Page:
In People v. Brooks, 72 Cal.App.2d 657, 660 [ 165 P.2d 51], in construing Penal Code, section 859a and Penal Code, section 860, this court stated that it is not necessary that a defendant be represented by counsel before the committing magistrate, unless he enters a plea of guilty, or unless he waives the preliminary examination.Summary of this case from People v. Greene
Docket No. 640.
January 23, 1946.
APPEAL from judgments of the Superior Court of Riverside County, and from orders denying a new trial. R.A. Moore, Judge pro tem. Affirmed.
Joseph Seymour for Appellants.
Robert W. Kenny, Attorney General, Henry A. Dietz, Deputy Attorney General, John Neblett, District Attorney, and William W. Shaw, Deputy District Attorney, for Respondent.
This is an appeal from judgments following convictions of defendants of burglary in the second degree and from an order denying their motion for new trial. Defendant Simpson has also appealed from an order committing him to the Youth Authority of the State of California, he being 20 years of age. Section 1737.5 of the Welfare and Institutions Code provides that a commitment to the Youth Authority is a judgment that is appealable. We have here an appeal by Brooks from the judgment committing him to the penitentiary for the term prescribed by law, and from the order denying his motion for new trial, and an appeal by Simpson from the order of commitment to the Youth Authority and from the order denying his motion for new trial.
Defendants argue that the evidence is insufficient to support the verdict and judgments against them. This requires a brief outline of the pertinent facts.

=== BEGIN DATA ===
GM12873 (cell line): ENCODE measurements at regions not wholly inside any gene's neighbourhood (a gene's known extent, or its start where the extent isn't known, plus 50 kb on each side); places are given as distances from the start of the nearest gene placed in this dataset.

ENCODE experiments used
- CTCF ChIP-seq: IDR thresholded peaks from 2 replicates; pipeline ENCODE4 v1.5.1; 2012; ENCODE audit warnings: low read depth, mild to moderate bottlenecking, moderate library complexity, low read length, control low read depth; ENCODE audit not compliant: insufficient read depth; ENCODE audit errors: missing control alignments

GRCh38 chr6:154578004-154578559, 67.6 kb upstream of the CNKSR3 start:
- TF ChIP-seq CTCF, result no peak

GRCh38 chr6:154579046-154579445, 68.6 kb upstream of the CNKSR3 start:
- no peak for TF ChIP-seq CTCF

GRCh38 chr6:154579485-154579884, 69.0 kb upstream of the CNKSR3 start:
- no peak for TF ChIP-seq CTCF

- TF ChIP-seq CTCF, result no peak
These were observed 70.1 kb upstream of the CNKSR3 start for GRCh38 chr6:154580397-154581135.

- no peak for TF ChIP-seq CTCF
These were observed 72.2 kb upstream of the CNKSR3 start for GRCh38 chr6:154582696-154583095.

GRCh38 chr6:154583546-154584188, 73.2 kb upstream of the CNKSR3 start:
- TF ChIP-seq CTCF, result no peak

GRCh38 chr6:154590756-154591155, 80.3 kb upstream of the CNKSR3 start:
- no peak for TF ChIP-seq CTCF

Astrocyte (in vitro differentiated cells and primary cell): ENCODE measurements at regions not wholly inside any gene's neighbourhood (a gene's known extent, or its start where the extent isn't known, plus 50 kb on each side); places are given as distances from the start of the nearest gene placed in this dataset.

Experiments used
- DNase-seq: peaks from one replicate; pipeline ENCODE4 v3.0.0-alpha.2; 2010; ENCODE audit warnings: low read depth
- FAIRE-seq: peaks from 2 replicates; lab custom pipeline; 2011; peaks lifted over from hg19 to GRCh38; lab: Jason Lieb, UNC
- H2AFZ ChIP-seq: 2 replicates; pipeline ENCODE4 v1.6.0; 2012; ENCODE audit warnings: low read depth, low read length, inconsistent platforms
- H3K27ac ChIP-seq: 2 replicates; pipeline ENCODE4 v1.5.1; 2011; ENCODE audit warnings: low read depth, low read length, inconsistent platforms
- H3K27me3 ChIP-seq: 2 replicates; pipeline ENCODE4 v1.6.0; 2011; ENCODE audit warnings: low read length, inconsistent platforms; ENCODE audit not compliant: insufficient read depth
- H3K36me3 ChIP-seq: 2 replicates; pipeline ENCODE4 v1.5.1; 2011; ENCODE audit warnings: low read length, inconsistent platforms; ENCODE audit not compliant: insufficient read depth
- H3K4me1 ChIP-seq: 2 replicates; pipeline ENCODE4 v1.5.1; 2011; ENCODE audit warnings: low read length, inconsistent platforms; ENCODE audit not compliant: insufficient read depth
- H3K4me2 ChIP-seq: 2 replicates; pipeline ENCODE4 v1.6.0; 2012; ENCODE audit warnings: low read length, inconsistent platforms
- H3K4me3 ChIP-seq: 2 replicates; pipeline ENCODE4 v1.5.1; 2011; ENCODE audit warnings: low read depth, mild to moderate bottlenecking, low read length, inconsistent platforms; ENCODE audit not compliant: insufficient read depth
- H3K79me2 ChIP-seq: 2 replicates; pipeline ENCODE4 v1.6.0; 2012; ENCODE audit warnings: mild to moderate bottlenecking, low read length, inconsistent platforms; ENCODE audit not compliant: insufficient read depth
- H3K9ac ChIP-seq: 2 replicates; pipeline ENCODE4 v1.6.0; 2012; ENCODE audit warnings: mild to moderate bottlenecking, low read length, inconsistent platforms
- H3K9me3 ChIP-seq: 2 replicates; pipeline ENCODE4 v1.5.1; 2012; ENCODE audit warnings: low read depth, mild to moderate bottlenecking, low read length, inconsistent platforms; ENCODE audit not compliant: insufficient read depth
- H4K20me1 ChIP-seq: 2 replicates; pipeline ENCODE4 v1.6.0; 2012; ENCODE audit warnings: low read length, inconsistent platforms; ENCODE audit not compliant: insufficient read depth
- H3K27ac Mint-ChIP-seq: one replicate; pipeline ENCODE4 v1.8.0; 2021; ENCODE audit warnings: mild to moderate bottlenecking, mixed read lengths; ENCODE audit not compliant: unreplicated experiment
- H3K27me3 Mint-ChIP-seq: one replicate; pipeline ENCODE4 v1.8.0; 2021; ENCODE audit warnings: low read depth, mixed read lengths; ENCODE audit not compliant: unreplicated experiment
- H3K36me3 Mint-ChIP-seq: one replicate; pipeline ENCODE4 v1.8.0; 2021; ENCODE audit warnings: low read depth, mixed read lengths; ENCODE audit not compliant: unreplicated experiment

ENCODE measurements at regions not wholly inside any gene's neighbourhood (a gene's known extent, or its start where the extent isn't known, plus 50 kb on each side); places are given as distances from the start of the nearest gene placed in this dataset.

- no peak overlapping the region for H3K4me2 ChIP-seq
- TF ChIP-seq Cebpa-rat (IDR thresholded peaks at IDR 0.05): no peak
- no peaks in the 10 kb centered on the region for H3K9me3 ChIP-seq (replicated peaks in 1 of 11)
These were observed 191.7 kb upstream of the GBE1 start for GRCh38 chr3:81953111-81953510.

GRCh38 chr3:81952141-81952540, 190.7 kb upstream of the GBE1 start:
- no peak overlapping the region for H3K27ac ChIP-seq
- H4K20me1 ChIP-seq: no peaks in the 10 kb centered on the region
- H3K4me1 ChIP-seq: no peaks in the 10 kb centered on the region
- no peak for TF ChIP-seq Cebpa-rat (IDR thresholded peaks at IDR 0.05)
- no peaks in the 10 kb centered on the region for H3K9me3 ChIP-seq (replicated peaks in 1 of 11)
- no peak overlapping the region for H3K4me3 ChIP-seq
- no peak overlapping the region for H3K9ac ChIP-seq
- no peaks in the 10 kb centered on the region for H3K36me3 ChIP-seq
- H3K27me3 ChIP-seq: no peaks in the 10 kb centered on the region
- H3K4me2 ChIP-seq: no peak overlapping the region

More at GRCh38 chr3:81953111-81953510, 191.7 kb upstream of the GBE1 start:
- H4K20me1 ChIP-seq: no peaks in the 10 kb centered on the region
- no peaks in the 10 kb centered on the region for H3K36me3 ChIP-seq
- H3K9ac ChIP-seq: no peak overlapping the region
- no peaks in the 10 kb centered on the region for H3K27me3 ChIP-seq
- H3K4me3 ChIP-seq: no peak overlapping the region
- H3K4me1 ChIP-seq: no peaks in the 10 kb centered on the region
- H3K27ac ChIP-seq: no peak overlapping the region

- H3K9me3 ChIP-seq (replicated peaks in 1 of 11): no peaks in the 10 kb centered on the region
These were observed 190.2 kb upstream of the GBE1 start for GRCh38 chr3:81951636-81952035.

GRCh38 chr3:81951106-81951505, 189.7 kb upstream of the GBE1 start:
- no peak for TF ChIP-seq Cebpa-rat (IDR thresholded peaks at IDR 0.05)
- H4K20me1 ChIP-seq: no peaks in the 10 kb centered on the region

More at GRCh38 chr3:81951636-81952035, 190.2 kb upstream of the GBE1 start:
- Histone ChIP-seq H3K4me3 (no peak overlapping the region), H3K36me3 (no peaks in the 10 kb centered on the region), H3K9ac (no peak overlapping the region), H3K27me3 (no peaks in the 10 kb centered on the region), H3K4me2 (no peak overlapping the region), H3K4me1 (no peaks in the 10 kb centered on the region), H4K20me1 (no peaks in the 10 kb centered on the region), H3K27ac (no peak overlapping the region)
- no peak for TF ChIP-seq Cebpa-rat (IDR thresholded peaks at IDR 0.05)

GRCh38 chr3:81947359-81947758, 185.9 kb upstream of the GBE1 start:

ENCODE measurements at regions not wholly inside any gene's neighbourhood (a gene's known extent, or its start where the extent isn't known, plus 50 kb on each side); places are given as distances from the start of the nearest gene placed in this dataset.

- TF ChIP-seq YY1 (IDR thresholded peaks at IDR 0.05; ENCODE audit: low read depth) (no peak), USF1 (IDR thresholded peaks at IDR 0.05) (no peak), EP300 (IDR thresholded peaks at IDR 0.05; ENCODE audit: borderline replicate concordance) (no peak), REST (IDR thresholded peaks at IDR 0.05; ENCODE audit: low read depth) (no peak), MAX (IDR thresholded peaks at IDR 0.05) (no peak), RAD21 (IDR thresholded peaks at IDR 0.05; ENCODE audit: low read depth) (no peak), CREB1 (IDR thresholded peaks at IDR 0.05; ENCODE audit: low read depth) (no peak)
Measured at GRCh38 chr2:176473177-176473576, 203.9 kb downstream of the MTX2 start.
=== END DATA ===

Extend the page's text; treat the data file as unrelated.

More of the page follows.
Juanita's Shop is a woman's apparel shop located at 120 West Sixth Street in the city of Corona in Riverside County. At about 3:30 o'clock on the afternoon of May 9, 1945, defendants entered the shop and Simpson asked for a "will call" package containing a lady's suit. While the proprietress was in the rear of the shop looking for the package Simpson told her it contained a dress and not a suit and went to the rear where she was looking for the package. She could not find it and defendant left the shop. At about five o'clock p.m. on the same day defendants returned and Simpson purchased a pair of hose and said they were sorry about the trouble caused concerning the "will call" package as they had found it.
At about eight o'clock the following morning it was discovered that the shop had been burglarized and about everything of value stolen. The total value of the articles taken was between four and five thousand dollars. Entry had been made into the shop by chiseling a hole in a panel in the rear door. There were tire marks of an automobile near this rear door.
Defendants were arrested in the city of Corona on May 14, 1945. They were together in an automobile. A search of the car disclosed about fifteen dresses and other articles which had been taken from Juanita's Shop. There was a screw driver on the floor boards of the car. Its blade fitted exactly into the marks on the rear door of Juanita's Shop made in chiseling the hole through the panel. This hole was large enough to admit a hand.
Simpson took officers to Palm Springs where other articles stolen from Juanita's Shop were recovered from women living in houses that were pointed out by Simpson. Another trip was made to Indio where the same thing occurred.
It needs no citation of authority to support the conclusion that this evidence is sufficient to support the judgments against both defendants.
Defendants' main contention is that they had no preliminary examination and were held to answer without probable cause. This argument is based chiefly on the fact that neither defendant was represented by counsel in the justice's court, and the further fact that there was no transcript of the proceedings before the committing magistrate filed in the superior court.
These matters were properly raised on motions to set aside the information, and also by demurrers presented, and were argued before defendants entered their pleas. Their motions were denied and their demurrers overruled. They then entered pleas of not guilty.